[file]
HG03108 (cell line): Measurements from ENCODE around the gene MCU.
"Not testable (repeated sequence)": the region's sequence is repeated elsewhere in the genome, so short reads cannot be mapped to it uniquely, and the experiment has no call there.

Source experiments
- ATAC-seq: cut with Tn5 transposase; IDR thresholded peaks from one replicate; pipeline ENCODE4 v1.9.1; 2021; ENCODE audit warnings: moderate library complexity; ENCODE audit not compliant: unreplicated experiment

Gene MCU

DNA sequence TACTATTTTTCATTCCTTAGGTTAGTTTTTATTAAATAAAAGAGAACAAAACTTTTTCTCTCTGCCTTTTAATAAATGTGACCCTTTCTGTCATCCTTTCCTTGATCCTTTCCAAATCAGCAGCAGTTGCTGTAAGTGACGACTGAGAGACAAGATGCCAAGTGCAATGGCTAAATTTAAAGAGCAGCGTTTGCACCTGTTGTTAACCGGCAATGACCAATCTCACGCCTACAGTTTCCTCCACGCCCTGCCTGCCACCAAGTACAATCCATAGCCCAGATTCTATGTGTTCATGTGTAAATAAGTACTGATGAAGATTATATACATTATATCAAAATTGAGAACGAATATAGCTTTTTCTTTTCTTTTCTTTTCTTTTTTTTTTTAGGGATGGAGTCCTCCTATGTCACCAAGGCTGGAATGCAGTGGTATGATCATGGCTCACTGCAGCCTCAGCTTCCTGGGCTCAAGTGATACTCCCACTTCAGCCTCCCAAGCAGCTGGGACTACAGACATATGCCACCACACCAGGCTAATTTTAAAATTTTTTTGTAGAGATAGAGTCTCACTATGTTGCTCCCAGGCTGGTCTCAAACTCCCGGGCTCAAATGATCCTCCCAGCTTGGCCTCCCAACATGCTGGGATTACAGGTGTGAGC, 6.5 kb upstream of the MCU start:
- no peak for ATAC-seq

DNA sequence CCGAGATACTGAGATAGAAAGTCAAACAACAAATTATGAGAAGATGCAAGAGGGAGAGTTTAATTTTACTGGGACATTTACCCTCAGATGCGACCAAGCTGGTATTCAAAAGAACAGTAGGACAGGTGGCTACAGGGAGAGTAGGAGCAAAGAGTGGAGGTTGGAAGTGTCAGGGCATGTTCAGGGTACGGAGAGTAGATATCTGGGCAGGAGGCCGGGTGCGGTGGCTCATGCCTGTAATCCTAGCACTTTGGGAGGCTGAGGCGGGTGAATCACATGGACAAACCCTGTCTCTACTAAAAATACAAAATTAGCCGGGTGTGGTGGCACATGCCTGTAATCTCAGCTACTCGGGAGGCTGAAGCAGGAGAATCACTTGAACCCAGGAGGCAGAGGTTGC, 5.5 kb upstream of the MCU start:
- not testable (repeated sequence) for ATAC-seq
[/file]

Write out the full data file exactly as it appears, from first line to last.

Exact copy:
HG03108 (cell line): Measurements from ENCODE around the gene MCU.
"Not testable (repeated sequence)": the region's sequence is repeated elsewhere in the genome, so short reads cannot be mapped to it uniquely, and the experiment has no call there.

Source experiments
- ATAC-seq: cut with Tn5 transposase; IDR thresholded peaks from one replicate; pipeline ENCODE4 v1.9.1; 2021; ENCODE audit warnings: moderate library complexity; ENCODE audit not compliant: unreplicated experiment

Gene MCU

DNA sequence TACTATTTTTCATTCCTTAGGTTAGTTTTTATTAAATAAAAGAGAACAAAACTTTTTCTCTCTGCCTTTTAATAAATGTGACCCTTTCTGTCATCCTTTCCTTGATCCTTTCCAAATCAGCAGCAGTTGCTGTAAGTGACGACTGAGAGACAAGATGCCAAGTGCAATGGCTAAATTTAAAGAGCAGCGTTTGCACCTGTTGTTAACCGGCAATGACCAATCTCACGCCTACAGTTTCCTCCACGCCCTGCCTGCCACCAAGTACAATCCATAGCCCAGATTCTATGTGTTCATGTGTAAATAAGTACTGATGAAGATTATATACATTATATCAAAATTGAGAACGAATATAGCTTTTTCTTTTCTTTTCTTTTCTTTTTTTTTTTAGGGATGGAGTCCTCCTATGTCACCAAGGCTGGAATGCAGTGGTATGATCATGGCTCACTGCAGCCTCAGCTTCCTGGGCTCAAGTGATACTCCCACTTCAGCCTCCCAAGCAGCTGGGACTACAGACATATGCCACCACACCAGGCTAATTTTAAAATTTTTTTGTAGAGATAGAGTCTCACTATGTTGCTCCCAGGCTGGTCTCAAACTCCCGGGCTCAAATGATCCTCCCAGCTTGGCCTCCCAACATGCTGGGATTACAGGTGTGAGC, 6.5 kb upstream of the MCU start:
- no peak for ATAC-seq

DNA sequence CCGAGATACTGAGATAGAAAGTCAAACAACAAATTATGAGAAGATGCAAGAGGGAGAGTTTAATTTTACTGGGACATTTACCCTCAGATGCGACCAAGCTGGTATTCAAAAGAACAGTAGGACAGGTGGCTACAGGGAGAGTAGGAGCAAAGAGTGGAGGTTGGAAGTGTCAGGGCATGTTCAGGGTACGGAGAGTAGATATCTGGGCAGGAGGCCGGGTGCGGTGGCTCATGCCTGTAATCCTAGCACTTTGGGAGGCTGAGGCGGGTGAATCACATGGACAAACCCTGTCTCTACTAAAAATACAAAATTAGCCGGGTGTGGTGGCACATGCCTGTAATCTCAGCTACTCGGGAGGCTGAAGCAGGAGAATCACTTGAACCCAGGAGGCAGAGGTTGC, 5.5 kb upstream of the MCU start:
- not testable (repeated sequence) for ATAC-seq